Find a way for everyone to play
Every year teacher and author Vivian Gussie Paley noticed a particular phenomenon would happen in her classroom; children would begin experimenting with excluding one another for seemingly arbitrary reasons. She decided to create a universal rule. You can’t say, “you can’t play”. She even wrote a book about it. At first glance this seems like a fair rule but is it really that simple? How do we encourage children to WANT to make others feel welcome.
Who can play and who can’t is one of the most challenging aspects of preschool life. As a teacher and mother my instinct is to root for inclusion but the lines can be blurry. Sometimes the exclusion is practical such as there is only room at the table for 4 people, or when the children in the block area have created a train track that takes up all the available floor space. Sometimes it feels arbitrary and unfair. Why can’t boys play in the dress up area? What exactly is the right number of children in the gravel pit, or using the mud kitchen, or on the play structure? If a child has spent most of the morning constructing a carefully planed railway track is it ok for another child to take some of the pieces to build his own version?
Inclusion and exclusion
Interacting peacefully together in large groups can be a challenge for most children. With so many different social needs to be met it is often loud and chaotic. Often children will find or create their own space to regroup alway from all the hustle and bustle.
How do we support inclusivity?
Peer exclusion is very common amongst preschoolers, a developmentally normal response to a variety of social problems that young children encounter. A younger child may not understand the game an older group are engaged in, or perhaps the newcomer wants to change the game to suit their own interests. Supported by adults who help guide and model the conversation, we can usually find some common ground, or the children decide it’s easier to just walk away. If this exclusion dynamic is ongoing, it will help to step back and observe the interactions of children in the group. Once the motive for exclusion is clear, it is important to help the children find a solution that balances the needs of both the excluder and the excluded.The appropriate response will depend upon the underlying reason for the exclusionary behavior. If that is not clear, it is important to ask the excluder in a non-punitive, non-judgmental way:“It seems like you’re not really wanting to play with ——— today. I am curious about what is making it hard to play together. ““If you can tell me about what’s going on, I can help you find a solution”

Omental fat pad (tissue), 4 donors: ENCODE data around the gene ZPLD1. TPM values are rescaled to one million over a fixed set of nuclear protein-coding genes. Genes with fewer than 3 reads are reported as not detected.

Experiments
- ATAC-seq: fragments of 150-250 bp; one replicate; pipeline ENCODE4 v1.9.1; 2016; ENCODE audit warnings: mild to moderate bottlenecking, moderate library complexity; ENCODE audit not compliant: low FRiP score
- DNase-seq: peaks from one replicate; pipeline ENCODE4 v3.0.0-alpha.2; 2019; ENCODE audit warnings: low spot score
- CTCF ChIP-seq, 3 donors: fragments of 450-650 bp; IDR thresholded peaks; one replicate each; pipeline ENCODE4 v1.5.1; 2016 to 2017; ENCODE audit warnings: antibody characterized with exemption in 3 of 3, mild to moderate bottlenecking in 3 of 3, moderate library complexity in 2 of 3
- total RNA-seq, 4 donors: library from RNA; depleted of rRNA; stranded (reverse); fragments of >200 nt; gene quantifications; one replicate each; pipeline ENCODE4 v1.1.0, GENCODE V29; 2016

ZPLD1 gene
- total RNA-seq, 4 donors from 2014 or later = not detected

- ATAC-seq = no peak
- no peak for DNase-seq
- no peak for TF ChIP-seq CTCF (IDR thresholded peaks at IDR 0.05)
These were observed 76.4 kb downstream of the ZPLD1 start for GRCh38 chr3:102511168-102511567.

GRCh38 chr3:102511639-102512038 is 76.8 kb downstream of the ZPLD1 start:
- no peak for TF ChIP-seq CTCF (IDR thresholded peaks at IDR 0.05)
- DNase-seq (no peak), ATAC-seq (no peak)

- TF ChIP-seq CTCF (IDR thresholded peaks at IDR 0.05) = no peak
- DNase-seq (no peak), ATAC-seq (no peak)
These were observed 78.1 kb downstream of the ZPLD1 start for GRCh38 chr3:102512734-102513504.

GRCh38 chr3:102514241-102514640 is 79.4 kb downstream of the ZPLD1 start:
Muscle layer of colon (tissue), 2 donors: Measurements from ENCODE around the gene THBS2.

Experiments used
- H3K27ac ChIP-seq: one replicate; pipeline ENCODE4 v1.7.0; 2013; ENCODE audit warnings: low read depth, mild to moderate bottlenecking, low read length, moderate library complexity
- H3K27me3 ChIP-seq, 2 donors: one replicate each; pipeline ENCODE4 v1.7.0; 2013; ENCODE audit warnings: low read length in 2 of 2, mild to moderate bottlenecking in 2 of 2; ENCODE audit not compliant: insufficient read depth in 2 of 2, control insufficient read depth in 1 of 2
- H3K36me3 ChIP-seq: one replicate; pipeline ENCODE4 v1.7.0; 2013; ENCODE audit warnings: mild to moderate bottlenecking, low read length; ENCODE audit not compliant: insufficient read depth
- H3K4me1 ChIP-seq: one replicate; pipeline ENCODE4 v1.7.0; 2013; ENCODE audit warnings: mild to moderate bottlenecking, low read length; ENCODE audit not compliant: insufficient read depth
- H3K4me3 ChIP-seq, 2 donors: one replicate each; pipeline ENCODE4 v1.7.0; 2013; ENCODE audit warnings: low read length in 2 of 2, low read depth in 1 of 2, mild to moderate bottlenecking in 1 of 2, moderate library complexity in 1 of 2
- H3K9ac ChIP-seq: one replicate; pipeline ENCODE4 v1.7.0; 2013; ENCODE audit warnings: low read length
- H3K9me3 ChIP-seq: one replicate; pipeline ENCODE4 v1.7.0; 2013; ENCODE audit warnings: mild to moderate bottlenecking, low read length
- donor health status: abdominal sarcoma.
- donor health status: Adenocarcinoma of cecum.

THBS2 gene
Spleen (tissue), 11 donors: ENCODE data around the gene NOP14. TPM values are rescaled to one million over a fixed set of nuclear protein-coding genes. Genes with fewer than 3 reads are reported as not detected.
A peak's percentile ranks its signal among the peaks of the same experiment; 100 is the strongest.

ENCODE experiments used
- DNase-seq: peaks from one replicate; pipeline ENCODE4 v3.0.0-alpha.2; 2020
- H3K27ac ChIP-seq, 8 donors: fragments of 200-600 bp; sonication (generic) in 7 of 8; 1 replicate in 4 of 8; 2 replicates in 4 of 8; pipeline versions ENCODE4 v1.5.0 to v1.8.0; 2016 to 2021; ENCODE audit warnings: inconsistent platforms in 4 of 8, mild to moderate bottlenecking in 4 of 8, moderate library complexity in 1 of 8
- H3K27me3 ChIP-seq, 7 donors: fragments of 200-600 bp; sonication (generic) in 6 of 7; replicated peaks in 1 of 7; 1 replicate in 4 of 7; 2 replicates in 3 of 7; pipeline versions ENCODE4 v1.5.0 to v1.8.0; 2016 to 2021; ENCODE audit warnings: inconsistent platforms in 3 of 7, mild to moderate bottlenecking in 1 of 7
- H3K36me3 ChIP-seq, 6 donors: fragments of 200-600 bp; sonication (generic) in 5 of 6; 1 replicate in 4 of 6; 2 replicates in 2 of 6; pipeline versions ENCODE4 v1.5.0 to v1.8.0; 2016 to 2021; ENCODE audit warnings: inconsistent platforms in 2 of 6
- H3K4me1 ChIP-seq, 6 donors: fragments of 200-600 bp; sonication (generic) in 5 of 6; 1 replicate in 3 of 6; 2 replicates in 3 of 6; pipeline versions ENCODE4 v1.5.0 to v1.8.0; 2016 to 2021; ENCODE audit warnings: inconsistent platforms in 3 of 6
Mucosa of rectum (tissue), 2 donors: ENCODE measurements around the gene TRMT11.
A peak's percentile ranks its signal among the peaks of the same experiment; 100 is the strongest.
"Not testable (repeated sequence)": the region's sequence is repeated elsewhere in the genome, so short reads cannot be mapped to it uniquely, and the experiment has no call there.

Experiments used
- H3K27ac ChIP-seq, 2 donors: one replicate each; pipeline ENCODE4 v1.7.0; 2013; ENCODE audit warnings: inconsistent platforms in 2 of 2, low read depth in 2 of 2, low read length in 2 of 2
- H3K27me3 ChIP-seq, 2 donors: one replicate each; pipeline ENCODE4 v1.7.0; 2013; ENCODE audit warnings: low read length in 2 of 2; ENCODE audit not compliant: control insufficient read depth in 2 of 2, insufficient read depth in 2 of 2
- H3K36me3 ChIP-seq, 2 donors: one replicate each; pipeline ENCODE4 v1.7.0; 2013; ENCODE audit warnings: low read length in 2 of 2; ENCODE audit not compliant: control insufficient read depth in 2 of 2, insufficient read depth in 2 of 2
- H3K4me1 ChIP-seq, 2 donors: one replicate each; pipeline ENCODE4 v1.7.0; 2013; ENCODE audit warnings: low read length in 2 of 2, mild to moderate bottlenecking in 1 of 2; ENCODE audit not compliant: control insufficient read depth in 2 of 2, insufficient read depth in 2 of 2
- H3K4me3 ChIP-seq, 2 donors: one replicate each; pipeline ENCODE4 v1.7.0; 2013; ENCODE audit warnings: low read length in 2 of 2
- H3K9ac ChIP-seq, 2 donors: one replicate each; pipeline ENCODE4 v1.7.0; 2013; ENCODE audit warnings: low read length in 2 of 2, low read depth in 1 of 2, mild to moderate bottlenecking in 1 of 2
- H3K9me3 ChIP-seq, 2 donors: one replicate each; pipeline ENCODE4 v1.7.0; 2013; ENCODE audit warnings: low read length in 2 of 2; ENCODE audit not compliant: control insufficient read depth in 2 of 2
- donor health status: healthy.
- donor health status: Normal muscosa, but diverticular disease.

Be present, move closer, get down on their level
We can give them words to use:
Staying close by we are able to observe children who maybe unsure how to join others in play. Suggest they ask…Can I play with you?or tell…We are using all the trains right now, we will let you know when we are done.This is a fairy game, you can be a fairy with us. You can’t play if you keep breaking our tower.
We can create protected space for them.
Creating spaces where individual children or small groups can have the space and materials to themselves allows for deeper age appropriate play. Puzzles, Lego and loose parts are ideal for this. This area is only for 2 children. Do you want me to put your name on the waiting list.?
We can advocate for them:
Right now they want to swing by themselves, I can push you on this swing while you wait for a turn.He doesn’t want any help with the puzzle. You can do this one if you like.She can play here. This area is open to everyone, I can help you find a different space if you want to play by yourselves.If children are wanting to control who plays in one of the larger common areas, such as the mud kitchen, the dress up area or the bike path/swing area, they should be reminded that all our spaces are open to everyone. If necessary they should be encouraged to move to a more secluded area.”The bikes are open to everyone. Let’s see if we can find away to let everyone play.” You can use the playhouse in the bike yard as a space for 2 people but the play structure is for everyone to use.” I see you are using the big black spoon. If you want a different one you can ask someone to swap with you, or wait until they are done with it.
What is our goal?
While we don’t expect children to be best friends with every child in the classroom, we can encourage kind and respectful behavior. Hurtful words and actions should be addressed immediately. If we calmly and consistently remind children of this it will become our classroom culture, and the culture we bring with us out into the world.
Be kind whenever possible. It’s always possible.. - Dalai Lama
FEB14 Tue Valentines Day Valentines cards are welcome but no required
FEB17 Fri General Meeting 7.00 pm
Professional Development: Supervising children